Urgent plea from woman in need of lung transplant who fears time may run out
2nd March 2019

A young woman who will die unless she gets a lung transplant has issued a desperate plea as she fears time could run out before a match is found.

Lyndsay Davidson has a rare form of cystic fibrosis which has caused so much damage to her lungs she can’t leave the house without hooking herself up to life-saving oxygen she carries in a backpack.

Life expectancy for the average cystic fibrosis patient is just 31 but many don’t even make it that far, the Daily Record reports.

Lyndsay admits the thought of dying is “always at the back of my mind” and says “I don’t really plan the future because there might not be one for me. I don’t know how much time I will have.”

The 23-year-old is begging politicians to “hurry up” and approve the new law which would move Scotland to a system of presumed consent for organ donations.

After two-and-a-half years on the transplant list Lyndsay has had only one possible match for her tissue and blood type.

This week, MSPs heard the first stage of the Human Tissue (Authorisation) (Scotland) Bill, which will change the law to presume people have given consent for their organs to be used to save the lives of others unless they have stated otherwise.

But it has a long way to go before it is passed, and families will still have the power to refuse consent.

Lyndsay of Prestwick, Ayrshire, warned potential donors: “Even if you are already registered, you need to deal with the family conversations.”

She added: “People think if you are old you won’t be able to give your lungs, but I have known of cases of lungs from people in their 80s being transplanted into teenagers.”

Lyndsay urged MSPs to back the Bill. She said: “It is the only logical step. Please hurry up.”

She has bravely told her story in the hope of persuading more people to sign up as transplant donors.

Lyndsay is like any other young woman her age who likes to go out with her long-term boyfriend Sean McCracken, 22, and enjoy a social life.

She dreams of a career and a house of her own.

The young woman was within minutes of a transplant last month but unfortunately doctors decided the operation was too risky because of the condition of the donor lungs.

From the day she was born, Lyndsay has had to do physiotherapy twice a day every day to remove phlegm from her lungs and help her breathe.

She struggles to breathe and has to take a number of drugs.

Lyndsay learned how to play the saxophone in a bid to help her breathing but admits: “I can’t manage the fast tunes.”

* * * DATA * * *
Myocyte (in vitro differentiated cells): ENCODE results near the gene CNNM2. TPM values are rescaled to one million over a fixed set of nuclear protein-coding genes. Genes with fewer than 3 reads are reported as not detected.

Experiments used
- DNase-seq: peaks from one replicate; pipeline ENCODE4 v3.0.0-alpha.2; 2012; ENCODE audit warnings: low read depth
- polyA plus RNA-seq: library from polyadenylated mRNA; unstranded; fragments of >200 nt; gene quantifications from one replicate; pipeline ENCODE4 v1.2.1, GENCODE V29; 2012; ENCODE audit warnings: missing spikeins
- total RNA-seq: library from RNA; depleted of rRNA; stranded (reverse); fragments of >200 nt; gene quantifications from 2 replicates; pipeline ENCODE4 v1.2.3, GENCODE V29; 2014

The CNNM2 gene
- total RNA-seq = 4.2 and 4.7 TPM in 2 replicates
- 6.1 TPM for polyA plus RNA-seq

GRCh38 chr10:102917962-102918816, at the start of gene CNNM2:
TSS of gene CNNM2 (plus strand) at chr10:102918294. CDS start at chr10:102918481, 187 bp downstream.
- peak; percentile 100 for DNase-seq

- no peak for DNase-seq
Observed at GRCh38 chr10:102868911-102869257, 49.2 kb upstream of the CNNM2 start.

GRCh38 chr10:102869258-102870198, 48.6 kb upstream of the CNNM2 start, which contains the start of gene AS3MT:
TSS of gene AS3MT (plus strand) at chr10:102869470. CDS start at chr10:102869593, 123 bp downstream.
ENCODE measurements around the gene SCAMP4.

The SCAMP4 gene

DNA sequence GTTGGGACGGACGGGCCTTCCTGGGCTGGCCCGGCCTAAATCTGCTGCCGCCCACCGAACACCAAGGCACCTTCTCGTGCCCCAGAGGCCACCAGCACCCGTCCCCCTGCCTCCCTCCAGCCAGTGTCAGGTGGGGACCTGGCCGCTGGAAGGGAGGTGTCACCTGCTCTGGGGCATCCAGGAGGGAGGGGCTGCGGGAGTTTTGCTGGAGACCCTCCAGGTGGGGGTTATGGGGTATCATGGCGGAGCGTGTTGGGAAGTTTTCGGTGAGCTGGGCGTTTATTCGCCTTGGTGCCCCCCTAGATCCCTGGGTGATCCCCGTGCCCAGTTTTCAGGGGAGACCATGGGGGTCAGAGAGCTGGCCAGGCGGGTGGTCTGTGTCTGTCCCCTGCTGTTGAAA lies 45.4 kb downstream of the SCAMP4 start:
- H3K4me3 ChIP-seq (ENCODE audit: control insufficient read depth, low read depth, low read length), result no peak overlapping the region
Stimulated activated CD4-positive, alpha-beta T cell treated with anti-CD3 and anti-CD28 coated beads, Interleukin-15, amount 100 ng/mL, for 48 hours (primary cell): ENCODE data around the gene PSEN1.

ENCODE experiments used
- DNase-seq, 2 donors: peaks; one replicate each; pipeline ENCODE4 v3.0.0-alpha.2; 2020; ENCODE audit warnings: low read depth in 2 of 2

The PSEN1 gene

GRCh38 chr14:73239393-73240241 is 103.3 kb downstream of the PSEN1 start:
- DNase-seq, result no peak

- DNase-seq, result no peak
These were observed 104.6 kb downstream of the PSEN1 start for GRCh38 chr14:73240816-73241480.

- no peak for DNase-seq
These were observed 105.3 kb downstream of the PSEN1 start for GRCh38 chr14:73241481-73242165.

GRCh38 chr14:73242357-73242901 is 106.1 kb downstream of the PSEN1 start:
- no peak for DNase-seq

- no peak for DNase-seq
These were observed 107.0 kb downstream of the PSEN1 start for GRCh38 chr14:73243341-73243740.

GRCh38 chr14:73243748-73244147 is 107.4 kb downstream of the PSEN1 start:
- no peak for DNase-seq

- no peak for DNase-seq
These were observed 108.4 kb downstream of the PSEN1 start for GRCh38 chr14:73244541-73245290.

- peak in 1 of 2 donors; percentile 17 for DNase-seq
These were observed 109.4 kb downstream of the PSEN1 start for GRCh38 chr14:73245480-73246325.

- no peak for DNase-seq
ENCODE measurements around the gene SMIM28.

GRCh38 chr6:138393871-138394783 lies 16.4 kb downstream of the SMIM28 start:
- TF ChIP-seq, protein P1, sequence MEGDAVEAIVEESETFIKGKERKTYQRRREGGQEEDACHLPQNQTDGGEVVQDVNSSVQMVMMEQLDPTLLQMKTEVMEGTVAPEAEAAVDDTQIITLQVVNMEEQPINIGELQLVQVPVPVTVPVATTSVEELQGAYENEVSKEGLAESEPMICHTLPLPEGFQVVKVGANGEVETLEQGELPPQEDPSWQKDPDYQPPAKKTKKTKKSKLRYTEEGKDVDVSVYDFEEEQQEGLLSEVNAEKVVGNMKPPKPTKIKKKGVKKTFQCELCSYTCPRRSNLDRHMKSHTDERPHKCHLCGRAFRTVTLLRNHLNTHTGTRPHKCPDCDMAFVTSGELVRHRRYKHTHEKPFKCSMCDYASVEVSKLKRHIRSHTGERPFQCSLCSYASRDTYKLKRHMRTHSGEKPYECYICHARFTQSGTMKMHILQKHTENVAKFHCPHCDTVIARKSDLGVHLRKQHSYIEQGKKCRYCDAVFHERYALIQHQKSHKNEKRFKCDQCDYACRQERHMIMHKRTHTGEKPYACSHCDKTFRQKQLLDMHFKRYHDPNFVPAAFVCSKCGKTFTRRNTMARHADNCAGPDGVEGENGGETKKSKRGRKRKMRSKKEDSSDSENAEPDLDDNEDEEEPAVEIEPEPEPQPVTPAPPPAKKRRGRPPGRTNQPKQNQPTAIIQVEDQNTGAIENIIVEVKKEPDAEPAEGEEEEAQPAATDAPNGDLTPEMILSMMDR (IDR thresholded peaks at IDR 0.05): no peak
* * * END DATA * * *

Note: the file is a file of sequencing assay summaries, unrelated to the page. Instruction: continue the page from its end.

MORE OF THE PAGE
When she was a child playing hide and seek, her mum would just listen for her laboured breathing to find her.

She could barely do sport and had long periods when she was on oxygen 24 hours a day.

Lyndsay has to go into hospital to get intravenous antibiotics at least every three months.

She did a college course in photography after school but is not well enough to take up a career, so takes pictures when she is able and sells them at craft fairs.

For Lyndsay, her only real hope of living a proper life is a transplant.

On February 8 she got the call she’d been longing for – but things didn’t work out as planned.

Lungs had become available and an ambulance was being sent to “blue light” her to Newcastle, the nearest transplant centre.

She said: “I was about to go to bed when I got the call. My parents were out. They had gone to a concert in Glasgow and were on the train back home when I phoned to tell them.

“They couldn’t speed up the train but I think they sprinted all the way home when they got off. They made it here before the ambulance arrived. By 11.50pm we were on our way.

“Mum came with me in the ambulance and dad followed in the car. He stopped to pick up Sean on the way."

She added: “But we were taken aback when we got there to discover I was the only one there. We understood there would be three or four people who would all be assessed to see who was the best match, who was most in need and who was most likely to survive it. I knew there was a possibility I might not wake up again.

“When I realised I was the only one there, I was kind of numb. But I knew it still might not happen, because they can’t open the donor up until you are in the opposite theatre.

“I had a wash with antibacterial soap and got gowned up. I was pretty much at the end stage when they came in and said they had looked down the lungs. Whatever they saw, they thought it was too risky to proceed.”

Lyndsay and mum Nickie had arrived at the hospital around 3.20am, but just 40 minutes later she knew she’d be heading home again.

She admits she sometimes thinks about what she is missing out on when she sees friends moving on with their lives.

She said: “ I want to be able to move out and not have to live in my parents’ house.”

Lyndsay is planning to write her will and is thinking of donating her body to science.

Only about one per cent of people die in circumstances where organs can be harvested, so it is vital as many as possible are on the list.

Launching the Bill this week, Public Health Minister Joe FitzPatrick said: “Too many people are still waiting for the transplant that could save their lives.

“The transplantation of donated organs and tissues is one of the most incredible developments in modern healthcare.

“It reflects the best of humanity –responding to acute need with incredible generosity.

“And it’s a testament to the wonders of the National Health Service, the skills of our nurses and clinicians, and the organised efforts of everyone who works to make these life-changing gifts possible.”

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